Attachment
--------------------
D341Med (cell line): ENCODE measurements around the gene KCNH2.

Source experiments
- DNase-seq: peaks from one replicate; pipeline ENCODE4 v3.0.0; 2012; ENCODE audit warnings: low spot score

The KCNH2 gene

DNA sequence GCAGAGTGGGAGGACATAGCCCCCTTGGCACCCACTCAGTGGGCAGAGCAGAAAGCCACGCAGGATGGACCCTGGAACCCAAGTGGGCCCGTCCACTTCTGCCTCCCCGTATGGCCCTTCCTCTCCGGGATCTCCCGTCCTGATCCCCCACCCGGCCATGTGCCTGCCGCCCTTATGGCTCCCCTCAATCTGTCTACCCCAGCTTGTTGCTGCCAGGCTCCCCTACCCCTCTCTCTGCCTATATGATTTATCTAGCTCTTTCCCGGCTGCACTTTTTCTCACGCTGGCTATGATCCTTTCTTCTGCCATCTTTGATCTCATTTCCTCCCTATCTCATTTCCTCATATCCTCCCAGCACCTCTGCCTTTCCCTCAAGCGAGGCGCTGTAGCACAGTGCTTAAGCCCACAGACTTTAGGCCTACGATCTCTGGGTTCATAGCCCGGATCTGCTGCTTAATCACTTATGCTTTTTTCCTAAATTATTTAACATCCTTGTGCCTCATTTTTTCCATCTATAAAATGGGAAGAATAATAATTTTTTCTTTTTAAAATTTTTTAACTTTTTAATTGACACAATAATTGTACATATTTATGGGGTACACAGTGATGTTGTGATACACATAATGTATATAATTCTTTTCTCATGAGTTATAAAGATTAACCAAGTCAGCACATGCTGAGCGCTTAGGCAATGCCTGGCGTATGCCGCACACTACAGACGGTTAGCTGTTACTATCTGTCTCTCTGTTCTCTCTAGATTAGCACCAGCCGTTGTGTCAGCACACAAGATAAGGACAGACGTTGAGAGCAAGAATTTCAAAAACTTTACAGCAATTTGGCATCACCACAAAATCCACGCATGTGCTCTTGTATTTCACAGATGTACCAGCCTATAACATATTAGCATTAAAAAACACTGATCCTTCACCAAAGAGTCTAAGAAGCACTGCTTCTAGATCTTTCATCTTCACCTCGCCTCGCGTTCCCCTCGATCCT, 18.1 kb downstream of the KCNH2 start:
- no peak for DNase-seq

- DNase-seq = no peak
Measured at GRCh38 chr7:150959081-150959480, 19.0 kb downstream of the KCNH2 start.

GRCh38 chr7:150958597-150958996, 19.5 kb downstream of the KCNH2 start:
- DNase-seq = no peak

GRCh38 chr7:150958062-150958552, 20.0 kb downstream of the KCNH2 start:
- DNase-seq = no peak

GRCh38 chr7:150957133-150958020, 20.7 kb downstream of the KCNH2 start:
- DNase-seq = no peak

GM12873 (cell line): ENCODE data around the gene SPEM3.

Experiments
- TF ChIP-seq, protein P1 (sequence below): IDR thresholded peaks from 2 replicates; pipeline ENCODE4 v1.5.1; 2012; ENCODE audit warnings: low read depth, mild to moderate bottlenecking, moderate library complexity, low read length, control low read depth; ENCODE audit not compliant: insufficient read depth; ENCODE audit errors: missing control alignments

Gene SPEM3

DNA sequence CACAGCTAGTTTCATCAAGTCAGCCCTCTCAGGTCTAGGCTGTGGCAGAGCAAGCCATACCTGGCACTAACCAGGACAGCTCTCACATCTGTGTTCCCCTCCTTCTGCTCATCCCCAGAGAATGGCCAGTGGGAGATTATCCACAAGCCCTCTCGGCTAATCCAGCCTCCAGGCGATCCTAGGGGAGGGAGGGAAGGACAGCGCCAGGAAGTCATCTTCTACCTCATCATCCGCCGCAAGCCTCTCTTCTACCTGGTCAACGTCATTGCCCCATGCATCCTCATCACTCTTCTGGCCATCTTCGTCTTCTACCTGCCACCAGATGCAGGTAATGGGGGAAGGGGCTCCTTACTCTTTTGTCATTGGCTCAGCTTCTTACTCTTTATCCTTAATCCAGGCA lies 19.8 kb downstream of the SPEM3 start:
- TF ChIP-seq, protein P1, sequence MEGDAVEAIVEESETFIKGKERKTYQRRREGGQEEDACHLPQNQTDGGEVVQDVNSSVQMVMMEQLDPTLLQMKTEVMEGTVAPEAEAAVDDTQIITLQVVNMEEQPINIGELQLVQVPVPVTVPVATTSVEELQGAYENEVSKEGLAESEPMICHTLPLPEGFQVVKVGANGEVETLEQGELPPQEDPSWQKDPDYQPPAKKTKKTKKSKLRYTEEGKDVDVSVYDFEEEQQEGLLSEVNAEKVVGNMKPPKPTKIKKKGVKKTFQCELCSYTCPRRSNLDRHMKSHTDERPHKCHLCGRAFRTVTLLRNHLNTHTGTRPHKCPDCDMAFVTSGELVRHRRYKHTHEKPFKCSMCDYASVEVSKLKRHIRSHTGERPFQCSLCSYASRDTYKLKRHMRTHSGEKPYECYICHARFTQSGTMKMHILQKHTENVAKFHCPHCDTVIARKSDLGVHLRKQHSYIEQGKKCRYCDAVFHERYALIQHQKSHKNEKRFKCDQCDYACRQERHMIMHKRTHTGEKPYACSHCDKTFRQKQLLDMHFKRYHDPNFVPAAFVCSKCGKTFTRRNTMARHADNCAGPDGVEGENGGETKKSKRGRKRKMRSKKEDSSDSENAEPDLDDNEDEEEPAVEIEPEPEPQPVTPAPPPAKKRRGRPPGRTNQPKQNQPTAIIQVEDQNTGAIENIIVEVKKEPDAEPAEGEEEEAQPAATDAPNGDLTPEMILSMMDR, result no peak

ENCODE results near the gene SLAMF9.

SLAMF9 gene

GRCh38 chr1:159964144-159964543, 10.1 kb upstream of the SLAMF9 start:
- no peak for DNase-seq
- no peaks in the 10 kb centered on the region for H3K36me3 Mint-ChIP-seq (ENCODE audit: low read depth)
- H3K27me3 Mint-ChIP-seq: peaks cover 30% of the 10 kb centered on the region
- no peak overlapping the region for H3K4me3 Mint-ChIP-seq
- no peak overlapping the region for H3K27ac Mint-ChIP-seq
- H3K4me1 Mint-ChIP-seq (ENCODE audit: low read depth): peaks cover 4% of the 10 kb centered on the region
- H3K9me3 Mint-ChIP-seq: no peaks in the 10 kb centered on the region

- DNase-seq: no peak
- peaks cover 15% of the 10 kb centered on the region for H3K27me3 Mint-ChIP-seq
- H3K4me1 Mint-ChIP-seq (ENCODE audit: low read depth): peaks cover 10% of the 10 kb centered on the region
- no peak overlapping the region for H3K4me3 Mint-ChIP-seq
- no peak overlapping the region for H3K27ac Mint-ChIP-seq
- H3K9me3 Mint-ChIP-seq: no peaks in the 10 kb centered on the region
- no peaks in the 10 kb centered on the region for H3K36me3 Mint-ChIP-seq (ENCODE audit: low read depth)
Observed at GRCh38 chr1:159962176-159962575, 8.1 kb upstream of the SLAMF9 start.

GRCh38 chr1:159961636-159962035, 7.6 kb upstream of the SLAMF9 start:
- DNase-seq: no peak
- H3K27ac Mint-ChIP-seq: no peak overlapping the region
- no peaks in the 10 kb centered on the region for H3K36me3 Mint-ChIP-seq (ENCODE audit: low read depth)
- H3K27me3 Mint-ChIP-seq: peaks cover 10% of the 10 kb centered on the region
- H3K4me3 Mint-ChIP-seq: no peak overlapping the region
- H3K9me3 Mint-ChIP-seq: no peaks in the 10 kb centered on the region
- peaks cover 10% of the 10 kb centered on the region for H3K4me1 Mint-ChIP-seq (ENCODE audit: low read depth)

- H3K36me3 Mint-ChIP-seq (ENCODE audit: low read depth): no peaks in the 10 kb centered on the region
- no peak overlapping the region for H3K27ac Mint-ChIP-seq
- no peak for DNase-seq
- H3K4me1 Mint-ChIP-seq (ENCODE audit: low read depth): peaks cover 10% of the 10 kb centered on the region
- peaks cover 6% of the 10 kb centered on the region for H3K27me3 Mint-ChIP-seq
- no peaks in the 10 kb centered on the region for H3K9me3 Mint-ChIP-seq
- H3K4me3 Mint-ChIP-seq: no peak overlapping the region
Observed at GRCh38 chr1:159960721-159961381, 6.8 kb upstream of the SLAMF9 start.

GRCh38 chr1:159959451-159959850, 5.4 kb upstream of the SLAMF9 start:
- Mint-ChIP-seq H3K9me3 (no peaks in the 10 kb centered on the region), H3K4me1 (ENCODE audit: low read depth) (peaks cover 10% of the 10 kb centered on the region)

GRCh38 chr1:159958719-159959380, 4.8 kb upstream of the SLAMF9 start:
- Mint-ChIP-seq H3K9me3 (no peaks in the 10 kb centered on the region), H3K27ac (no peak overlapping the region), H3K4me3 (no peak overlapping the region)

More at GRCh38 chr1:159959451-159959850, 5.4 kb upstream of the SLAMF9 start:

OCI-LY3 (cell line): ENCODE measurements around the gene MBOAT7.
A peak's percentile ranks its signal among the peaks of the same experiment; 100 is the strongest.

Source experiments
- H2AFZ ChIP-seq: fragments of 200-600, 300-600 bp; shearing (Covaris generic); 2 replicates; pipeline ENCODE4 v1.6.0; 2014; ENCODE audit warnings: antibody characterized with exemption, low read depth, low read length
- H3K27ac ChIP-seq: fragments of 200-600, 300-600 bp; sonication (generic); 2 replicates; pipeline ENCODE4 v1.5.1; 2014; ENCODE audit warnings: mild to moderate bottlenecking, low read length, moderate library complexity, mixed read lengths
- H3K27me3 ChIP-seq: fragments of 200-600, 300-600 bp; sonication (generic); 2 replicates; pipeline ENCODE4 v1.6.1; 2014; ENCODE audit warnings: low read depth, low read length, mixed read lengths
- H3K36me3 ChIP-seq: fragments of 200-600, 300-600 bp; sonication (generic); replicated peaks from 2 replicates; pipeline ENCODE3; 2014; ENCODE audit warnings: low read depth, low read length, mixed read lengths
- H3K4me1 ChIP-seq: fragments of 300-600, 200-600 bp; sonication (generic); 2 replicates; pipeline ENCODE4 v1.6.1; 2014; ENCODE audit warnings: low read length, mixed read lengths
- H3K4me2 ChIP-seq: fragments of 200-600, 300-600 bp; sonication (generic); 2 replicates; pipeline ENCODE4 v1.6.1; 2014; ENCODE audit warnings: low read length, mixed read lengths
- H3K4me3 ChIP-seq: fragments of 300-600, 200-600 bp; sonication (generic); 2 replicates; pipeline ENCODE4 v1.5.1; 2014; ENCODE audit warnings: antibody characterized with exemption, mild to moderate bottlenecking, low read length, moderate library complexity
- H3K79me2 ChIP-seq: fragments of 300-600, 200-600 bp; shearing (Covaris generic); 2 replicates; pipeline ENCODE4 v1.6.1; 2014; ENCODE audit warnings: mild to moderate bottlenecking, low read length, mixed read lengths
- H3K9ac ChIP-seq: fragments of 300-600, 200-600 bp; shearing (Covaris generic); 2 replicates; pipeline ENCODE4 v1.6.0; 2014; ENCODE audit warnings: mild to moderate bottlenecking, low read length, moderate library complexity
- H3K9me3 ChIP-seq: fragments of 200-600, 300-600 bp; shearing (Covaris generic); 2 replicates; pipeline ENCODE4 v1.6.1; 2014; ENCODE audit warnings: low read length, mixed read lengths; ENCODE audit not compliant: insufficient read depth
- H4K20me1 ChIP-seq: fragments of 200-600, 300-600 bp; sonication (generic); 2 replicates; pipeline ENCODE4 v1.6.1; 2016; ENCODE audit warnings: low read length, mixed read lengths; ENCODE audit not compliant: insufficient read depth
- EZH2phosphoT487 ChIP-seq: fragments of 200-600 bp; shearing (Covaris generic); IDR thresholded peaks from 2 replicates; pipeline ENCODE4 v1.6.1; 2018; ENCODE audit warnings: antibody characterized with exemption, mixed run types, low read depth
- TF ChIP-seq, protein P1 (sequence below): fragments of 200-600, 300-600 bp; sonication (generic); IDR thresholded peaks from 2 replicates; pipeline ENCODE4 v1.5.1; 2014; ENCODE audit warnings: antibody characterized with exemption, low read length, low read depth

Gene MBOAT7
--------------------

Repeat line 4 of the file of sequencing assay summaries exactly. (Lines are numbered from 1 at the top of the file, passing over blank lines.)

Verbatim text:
The KCNH2 gene